A. A. Codd ca 1907

Caricature courtesy extraordinary collection of Clint Maish 

A. A. Codd, Goldfield Nevada Recorder & Stockbroker

A. A. Codd was invited to Goldfield in 1904 by his friend Claude Smith, first recorder of the Goldfield Mining District.  Codd was Chief Deputy Recorder in 1904 and 1905 at a time when Goldfield was seeing registrations of seventy-five claims per day.  Later Codd became active as a stockbroker and promoter in Goldfield and Rawhide, with a career that included promotions in Gold Reef right up to Weepah in 1927. While Codd was in a position to amass great wealth some limited research indicates that Codd lost as much as he made in stock and land speculations.  

The cartoon above (courtesy Clint Maish) shows Codd astride a Nevada Short Line locomotive; ironically it was probably the Nevada Short Line that lost Codd most of his money, and the cartoon would be more appropriate in a historical sense if the locomotive were strapped to Codd's ankle, something like a ball-and-chain.    

  The Original Velvet Underground !

Blasting on the Original Velvet lease, courtesy Triangle Photo-Frontier Photography

The original Velvet Claim was one of the earlier Goldfield Nevada discoveries. It was a very rich strike and the early success led to incorporation of the Velvet Gold Mining Co as well. The picture above shows very early development of the original Velvet claim, with ore averaging $10,000 per ton.  The rich tonnage allowed the company to become established until the owners discovered that the rich vein had faulted and the faulted vein was never picked up again (in spite of strenuous efforts) and remains undiscovered to this day. 

The Velvet Leasing Company and the Velvet Gold Mining Co were developed separately and the VGMC later bought into several Goldfield Merger Mines properties to the east of the Goldfield Consolidated claims in 1908 (ref: Byler). The Velvet company also owned a property in Bullfrog (ref: Patrick Bullfrog map).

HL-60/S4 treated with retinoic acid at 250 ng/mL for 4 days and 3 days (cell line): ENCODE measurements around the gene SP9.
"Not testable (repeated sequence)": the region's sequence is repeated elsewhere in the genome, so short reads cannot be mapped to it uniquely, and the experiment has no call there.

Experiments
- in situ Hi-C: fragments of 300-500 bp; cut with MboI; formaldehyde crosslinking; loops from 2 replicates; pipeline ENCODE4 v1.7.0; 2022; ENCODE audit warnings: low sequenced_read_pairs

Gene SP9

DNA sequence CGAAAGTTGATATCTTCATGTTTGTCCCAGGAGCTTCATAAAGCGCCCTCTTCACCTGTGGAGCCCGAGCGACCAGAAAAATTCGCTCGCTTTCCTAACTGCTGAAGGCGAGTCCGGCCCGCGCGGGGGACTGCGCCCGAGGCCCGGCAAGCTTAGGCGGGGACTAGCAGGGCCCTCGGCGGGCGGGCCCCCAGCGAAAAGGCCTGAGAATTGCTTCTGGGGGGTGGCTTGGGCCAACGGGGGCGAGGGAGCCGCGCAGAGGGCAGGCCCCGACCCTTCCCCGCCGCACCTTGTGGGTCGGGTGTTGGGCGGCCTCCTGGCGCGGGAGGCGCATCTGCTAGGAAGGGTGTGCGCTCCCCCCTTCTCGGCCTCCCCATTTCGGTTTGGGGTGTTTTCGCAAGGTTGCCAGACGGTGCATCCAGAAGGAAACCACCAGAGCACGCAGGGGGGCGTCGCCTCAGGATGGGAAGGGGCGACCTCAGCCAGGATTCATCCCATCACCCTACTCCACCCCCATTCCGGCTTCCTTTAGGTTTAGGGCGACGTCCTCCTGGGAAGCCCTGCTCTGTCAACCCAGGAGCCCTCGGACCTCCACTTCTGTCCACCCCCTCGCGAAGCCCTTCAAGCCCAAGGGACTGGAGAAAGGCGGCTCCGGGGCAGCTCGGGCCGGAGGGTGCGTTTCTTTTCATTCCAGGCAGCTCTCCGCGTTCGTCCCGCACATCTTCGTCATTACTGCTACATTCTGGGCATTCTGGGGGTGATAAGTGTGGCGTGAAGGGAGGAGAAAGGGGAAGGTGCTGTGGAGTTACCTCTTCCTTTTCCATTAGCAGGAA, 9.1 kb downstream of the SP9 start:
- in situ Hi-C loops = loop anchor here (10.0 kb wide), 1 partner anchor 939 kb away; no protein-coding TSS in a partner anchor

The Original Velvet claim was located about one-quarter mile southwest of Goldfield town in quadrant 22 on the Chute map. There were several Velvet properties in Goldfield and Bullfrog. The Velvet Gold Mining Company itself was due east of the Silver Pick and between the Kewanas and Lone Star mines just north of the consolidated properties. The Combined Mining and Leasing Company mentioned in the document below was due east of the Albemarle mine, the Albemarle was adjacent to a group of properties that would later form the Goldfield Merger mines.  

Evidently the Combined Leasing company was developing the Merger Mines property on a lessee basis without success, based on the import of the letter below. It is also interesting to note that leasing of property began to fall out of fashion at this time as the high-grade disappeared to lower depths, and the success of the Goldfield Consolidated proved that leasing was not stable enough to compete with serious long-term development, on either a financial or engineering basis. 

The 1909 letter below is signed by A. A. Codd himself, a famous Nevada mine owner and promoter of repute, somewhere between the J P Loftus and Graham Rice molds.      

The stock certificate shown is #2680 for Combined Mining & Leasing dated July 1908 -  wonder if any of the two thousand or so 1908 investors would be interested in Mr Codd's letter above of April 1909?

According to Shamberger, Codd was a heavy promoter of Weepah; during earlier years Codd was active in Rawhide (president of the Rawhide Mining Company and Codd Mining Co.) and he was also a heavy promoter in Goldfield so one must give Codd credit for his persistence in the mining promotion game.  

Shamberger credits Codd with the 1927 photo shown here along with other Weepah promotional material; evidently Codd was associated with Gold Reef promotions too.

Photo Courtesy Nevada Histrorical Society

Panic of 1907!